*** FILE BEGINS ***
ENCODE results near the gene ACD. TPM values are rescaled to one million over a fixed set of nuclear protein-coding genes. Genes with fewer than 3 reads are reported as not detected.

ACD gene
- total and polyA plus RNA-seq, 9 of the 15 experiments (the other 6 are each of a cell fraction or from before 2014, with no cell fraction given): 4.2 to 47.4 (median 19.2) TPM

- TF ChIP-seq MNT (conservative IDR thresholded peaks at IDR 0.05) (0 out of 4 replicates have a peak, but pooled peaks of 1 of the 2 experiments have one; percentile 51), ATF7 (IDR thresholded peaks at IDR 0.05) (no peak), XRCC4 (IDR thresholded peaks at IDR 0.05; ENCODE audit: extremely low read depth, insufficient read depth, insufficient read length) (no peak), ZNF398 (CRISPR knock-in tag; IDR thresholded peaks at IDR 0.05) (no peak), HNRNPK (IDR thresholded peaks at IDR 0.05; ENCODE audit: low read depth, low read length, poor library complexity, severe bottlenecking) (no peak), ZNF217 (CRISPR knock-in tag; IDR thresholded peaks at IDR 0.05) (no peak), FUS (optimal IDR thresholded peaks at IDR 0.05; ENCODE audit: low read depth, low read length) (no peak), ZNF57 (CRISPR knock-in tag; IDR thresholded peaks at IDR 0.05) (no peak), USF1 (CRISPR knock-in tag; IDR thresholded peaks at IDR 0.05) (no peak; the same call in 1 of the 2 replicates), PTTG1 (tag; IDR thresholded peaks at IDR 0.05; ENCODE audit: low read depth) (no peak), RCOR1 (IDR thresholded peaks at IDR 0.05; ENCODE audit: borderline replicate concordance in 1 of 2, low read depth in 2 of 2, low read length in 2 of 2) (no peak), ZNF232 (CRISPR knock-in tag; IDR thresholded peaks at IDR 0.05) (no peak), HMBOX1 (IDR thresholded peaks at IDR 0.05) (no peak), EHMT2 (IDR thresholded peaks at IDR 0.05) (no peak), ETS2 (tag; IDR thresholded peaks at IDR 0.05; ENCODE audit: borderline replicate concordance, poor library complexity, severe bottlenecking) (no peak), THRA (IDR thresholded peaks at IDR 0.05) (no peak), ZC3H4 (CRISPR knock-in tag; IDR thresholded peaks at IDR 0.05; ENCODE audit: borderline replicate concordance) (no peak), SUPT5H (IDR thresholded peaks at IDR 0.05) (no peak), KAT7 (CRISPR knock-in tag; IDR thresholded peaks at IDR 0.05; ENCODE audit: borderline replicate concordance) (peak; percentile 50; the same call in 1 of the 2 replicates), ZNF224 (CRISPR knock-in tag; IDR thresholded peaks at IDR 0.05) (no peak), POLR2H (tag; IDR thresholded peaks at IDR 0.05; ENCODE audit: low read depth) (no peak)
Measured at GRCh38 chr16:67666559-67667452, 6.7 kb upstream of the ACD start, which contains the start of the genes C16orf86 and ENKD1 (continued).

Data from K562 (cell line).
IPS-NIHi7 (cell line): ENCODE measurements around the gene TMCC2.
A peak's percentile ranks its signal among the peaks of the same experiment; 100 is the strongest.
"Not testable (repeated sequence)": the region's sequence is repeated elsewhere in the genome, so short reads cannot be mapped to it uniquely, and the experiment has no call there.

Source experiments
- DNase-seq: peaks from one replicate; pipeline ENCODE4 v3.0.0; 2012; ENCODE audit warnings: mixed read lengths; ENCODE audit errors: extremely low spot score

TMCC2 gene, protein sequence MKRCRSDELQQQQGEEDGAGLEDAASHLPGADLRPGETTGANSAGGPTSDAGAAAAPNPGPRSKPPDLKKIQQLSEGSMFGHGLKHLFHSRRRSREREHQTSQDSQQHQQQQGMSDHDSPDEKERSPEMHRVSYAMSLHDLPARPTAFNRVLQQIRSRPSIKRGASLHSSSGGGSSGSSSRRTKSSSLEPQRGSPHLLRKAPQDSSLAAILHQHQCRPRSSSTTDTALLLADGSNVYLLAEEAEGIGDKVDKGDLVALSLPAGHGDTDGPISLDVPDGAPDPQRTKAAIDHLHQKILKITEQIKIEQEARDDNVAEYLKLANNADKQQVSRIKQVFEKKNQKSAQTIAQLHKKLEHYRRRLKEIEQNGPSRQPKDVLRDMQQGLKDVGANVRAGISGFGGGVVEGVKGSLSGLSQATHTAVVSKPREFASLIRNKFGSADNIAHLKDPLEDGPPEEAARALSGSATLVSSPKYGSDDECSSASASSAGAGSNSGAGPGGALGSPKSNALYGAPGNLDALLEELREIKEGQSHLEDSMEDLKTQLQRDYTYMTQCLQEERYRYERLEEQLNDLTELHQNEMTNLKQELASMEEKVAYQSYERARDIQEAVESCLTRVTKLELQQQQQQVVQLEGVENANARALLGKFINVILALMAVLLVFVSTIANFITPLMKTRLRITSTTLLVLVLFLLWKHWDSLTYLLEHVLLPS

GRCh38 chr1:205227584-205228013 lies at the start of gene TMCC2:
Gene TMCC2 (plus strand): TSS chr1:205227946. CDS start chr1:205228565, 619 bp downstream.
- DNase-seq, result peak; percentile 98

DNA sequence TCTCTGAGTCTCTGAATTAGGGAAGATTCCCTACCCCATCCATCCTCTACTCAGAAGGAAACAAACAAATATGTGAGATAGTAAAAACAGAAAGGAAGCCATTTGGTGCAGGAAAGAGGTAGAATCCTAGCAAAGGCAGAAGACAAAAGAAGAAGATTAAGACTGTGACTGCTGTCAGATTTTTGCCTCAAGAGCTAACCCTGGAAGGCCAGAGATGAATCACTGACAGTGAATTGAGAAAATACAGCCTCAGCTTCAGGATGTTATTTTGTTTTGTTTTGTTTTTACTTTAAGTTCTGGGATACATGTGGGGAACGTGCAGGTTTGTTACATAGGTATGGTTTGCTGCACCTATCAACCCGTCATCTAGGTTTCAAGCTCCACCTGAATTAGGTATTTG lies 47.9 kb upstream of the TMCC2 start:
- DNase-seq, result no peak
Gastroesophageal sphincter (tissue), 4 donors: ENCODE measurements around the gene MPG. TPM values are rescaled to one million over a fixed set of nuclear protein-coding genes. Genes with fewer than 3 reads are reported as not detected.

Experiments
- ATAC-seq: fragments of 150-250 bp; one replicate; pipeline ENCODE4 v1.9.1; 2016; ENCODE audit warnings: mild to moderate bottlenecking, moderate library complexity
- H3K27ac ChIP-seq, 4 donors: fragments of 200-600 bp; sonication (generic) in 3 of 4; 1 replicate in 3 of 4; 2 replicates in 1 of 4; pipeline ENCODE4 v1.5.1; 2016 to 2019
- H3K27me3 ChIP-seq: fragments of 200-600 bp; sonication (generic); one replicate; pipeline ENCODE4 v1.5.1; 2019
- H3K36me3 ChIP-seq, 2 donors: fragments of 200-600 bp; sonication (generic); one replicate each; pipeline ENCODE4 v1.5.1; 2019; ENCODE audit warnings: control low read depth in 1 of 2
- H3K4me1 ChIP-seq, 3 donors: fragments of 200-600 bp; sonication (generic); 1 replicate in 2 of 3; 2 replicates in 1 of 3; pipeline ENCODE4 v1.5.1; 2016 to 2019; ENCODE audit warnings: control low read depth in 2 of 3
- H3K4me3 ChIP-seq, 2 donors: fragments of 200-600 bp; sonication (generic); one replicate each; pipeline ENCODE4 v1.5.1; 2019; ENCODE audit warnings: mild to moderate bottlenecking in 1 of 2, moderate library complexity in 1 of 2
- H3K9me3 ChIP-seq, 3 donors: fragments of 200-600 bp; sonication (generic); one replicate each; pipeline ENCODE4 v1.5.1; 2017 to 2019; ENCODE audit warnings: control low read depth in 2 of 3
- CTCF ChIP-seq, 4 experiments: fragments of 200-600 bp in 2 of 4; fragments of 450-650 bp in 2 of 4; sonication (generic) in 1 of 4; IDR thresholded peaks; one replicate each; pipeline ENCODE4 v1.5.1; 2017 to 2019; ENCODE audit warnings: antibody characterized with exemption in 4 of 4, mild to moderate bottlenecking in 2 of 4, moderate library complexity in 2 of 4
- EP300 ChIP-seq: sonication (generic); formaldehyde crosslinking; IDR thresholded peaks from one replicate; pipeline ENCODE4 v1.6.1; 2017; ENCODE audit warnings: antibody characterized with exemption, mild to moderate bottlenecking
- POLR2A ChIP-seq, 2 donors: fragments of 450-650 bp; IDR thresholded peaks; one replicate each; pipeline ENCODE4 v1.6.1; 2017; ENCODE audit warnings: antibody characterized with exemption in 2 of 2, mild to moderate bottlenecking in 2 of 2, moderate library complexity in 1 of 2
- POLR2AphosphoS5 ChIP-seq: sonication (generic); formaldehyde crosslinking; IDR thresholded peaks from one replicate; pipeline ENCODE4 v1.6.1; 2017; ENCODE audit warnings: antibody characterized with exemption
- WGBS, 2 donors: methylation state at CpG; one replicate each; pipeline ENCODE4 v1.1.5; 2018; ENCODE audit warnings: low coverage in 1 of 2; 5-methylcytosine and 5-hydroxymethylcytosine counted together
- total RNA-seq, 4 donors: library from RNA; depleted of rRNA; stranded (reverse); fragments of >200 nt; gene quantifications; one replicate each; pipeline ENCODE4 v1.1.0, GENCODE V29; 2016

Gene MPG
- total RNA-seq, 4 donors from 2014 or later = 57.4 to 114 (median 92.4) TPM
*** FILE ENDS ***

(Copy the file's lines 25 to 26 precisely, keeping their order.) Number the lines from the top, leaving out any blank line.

- H3K4me3 ChIP-seq, 2 donors: fragments of 200-600 bp; sonication (generic); one replicate each; pipeline ENCODE4 v1.5.1; 2019; ENCODE audit warnings: mild to moderate bottlenecking in 1 of 2, moderate library complexity in 1 of 2
- H3K9me3 ChIP-seq, 3 donors: fragments of 200-600 bp; sonication (generic); one replicate each; pipeline ENCODE4 v1.5.1; 2017 to 2019; ENCODE audit warnings: control low read depth in 2 of 3